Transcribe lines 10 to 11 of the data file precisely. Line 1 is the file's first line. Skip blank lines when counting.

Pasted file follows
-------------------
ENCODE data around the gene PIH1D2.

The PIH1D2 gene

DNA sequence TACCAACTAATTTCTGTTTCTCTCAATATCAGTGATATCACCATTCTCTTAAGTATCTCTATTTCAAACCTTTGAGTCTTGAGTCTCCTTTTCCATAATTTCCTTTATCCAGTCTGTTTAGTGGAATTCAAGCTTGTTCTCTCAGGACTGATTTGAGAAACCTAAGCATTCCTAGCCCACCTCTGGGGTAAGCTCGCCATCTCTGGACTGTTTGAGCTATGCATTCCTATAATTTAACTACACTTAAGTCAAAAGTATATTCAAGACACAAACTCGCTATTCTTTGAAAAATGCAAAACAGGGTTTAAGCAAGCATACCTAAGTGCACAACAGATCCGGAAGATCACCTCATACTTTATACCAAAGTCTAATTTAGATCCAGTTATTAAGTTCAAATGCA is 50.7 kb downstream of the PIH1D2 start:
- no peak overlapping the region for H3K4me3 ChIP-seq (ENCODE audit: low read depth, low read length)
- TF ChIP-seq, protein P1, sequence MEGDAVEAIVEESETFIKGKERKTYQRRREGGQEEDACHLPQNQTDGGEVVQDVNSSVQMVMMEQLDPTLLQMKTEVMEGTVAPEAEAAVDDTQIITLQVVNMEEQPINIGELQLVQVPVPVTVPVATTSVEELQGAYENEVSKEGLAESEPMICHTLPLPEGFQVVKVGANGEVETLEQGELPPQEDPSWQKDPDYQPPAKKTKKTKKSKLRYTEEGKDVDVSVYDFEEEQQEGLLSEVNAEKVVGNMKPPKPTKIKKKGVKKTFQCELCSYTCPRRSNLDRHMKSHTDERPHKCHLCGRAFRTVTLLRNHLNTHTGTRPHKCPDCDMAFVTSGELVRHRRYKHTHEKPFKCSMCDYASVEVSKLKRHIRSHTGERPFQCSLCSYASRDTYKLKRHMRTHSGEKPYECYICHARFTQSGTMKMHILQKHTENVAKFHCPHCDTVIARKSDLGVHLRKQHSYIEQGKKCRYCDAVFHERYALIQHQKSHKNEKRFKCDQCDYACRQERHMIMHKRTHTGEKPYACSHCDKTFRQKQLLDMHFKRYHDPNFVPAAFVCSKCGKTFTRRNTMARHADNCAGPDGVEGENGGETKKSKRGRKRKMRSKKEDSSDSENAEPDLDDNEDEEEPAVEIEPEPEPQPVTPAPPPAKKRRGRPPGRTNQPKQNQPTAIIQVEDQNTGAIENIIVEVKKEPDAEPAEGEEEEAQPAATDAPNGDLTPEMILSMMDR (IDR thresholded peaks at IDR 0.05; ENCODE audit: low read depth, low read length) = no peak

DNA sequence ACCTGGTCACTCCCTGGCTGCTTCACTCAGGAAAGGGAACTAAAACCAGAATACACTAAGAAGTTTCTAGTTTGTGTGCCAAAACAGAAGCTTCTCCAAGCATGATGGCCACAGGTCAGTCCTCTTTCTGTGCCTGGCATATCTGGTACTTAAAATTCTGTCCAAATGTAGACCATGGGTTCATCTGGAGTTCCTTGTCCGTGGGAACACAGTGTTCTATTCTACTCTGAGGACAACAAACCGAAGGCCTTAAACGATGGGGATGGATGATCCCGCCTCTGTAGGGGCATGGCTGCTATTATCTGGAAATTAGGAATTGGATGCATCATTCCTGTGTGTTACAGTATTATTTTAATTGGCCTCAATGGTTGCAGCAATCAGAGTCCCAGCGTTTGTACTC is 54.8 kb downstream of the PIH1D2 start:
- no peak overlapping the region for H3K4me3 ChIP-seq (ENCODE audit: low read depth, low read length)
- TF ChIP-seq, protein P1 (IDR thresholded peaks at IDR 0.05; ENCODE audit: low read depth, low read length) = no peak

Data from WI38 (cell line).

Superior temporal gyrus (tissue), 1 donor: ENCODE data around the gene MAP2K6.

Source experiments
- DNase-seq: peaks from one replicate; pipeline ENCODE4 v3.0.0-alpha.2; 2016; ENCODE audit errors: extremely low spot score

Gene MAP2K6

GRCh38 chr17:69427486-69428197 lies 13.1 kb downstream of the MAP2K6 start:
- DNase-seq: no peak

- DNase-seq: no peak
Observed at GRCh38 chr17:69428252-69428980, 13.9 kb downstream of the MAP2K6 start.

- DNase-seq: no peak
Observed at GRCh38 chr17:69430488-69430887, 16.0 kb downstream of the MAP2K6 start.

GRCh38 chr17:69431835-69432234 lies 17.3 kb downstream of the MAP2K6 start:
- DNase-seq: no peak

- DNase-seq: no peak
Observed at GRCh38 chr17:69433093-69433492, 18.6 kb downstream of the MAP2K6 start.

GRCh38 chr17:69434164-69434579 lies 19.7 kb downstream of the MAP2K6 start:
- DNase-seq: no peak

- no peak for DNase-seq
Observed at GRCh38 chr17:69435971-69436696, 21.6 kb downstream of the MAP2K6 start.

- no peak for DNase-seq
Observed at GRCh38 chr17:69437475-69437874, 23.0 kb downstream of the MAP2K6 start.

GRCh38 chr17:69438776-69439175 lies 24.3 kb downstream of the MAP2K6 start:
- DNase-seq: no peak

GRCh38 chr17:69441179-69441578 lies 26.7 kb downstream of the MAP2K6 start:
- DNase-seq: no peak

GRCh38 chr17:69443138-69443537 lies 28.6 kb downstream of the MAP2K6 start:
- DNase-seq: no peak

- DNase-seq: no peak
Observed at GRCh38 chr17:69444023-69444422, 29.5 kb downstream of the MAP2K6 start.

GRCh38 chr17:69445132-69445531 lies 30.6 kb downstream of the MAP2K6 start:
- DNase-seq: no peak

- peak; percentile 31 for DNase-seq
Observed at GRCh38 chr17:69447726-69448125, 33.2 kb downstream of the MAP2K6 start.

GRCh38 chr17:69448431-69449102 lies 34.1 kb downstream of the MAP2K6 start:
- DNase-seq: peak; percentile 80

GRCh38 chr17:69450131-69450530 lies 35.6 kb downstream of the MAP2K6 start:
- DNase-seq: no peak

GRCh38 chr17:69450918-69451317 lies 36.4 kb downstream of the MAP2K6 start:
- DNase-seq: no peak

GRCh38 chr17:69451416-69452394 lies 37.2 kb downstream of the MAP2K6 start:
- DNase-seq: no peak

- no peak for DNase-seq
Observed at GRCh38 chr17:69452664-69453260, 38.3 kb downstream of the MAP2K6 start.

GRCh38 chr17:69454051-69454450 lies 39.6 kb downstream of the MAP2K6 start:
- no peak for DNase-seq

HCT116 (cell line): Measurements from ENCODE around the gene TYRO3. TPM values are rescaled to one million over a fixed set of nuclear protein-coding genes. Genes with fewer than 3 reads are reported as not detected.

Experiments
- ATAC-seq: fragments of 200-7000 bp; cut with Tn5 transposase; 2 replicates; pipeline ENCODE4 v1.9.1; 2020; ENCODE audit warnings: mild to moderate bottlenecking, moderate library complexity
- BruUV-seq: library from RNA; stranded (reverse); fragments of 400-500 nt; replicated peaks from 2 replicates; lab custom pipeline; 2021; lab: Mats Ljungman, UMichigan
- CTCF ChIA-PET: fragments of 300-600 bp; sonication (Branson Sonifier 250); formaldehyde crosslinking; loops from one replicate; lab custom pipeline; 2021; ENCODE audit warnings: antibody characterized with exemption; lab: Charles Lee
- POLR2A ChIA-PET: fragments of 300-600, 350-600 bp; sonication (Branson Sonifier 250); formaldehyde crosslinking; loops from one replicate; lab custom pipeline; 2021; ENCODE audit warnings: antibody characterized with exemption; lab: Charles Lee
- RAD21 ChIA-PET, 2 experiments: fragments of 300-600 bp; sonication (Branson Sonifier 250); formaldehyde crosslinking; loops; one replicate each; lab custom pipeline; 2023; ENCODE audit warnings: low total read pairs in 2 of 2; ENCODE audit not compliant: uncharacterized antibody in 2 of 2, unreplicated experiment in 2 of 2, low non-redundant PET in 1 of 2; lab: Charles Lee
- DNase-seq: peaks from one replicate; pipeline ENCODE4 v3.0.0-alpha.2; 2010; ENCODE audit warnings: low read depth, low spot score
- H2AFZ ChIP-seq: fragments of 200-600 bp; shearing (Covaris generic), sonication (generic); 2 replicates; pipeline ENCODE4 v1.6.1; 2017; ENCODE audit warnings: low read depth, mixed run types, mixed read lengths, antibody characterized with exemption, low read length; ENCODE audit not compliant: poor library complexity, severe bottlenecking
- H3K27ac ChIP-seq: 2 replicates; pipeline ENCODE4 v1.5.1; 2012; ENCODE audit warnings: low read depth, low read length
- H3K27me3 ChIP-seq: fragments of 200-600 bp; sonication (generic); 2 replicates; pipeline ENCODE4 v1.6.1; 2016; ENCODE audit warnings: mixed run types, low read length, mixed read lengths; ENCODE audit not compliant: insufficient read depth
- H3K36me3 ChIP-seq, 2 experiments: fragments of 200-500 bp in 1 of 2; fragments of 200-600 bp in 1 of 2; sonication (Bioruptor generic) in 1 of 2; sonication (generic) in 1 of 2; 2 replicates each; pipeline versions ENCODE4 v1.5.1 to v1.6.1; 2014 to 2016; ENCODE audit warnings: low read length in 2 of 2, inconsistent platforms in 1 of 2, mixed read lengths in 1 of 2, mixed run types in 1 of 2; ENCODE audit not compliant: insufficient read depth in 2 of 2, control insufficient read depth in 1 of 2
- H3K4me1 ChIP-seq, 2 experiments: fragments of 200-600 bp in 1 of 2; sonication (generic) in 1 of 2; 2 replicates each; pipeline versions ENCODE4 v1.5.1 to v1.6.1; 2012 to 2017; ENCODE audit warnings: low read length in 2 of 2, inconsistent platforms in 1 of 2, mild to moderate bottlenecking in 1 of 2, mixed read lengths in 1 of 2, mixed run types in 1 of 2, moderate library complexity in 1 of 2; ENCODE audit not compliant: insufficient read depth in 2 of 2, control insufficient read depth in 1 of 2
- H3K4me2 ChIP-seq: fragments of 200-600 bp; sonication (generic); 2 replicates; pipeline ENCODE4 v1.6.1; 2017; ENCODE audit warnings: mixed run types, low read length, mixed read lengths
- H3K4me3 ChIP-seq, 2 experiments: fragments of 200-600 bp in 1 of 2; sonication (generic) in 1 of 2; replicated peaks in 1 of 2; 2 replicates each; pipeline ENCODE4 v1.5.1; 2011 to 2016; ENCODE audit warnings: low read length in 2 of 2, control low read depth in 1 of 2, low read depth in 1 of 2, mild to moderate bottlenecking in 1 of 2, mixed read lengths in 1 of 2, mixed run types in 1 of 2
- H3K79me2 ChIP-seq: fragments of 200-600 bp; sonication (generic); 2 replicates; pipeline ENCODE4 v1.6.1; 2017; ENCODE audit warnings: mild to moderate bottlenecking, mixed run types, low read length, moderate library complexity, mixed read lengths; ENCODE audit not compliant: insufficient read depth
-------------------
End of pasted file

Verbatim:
Superior temporal gyrus (tissue), 1 donor: ENCODE data around the gene MAP2K6.

Source experiments